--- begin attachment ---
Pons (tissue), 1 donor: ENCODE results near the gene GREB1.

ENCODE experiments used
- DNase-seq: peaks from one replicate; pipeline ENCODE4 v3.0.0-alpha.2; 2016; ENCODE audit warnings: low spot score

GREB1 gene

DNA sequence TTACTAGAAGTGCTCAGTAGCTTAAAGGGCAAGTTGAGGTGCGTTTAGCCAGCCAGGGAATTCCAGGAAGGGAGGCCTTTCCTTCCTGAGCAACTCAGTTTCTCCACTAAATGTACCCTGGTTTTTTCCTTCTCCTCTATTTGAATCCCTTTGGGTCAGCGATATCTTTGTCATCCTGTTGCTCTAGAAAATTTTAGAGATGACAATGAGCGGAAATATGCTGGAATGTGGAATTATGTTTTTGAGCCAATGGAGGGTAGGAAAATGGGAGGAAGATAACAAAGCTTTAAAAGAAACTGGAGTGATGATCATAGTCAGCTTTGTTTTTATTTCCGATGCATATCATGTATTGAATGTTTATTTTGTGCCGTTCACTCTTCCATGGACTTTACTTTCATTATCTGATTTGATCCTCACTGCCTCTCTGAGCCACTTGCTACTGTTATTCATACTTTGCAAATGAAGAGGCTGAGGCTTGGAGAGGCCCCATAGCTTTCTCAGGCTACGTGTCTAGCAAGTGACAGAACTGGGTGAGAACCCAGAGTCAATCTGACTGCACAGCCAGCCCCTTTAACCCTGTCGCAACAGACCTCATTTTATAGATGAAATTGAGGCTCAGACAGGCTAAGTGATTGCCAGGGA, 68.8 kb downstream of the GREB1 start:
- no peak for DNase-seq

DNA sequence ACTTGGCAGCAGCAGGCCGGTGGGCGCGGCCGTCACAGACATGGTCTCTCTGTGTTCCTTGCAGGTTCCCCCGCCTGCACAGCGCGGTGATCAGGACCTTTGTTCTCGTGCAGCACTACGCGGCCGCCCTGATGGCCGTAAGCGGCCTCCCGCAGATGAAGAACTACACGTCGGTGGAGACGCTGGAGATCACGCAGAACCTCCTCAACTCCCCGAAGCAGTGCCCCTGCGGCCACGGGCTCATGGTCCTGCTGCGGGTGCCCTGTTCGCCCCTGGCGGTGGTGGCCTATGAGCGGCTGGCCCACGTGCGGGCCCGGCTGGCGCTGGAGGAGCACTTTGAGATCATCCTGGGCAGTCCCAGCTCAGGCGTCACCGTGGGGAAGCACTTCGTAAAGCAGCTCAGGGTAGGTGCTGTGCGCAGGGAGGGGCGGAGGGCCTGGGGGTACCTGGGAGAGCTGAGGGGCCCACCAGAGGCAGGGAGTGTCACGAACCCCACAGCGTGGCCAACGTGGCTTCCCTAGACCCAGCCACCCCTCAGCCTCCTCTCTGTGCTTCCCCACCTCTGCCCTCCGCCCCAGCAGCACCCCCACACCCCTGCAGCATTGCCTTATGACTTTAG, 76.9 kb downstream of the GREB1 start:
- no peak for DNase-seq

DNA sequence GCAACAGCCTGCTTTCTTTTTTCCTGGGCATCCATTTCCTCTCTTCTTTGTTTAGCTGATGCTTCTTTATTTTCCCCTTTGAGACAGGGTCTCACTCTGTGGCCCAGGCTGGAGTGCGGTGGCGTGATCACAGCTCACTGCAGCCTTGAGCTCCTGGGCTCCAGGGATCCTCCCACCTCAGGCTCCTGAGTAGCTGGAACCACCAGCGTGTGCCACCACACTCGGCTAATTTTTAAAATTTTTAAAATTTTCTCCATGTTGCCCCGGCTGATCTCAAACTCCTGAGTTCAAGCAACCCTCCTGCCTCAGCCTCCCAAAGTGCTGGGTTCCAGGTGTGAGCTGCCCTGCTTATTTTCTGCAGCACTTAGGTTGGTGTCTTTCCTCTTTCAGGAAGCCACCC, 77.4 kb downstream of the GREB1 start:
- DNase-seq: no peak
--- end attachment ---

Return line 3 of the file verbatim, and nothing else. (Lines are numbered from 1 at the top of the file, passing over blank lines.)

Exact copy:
- DNase-seq: peaks from one replicate; pipeline ENCODE4 v3.0.0-alpha.2; 2016; ENCODE audit warnings: low spot score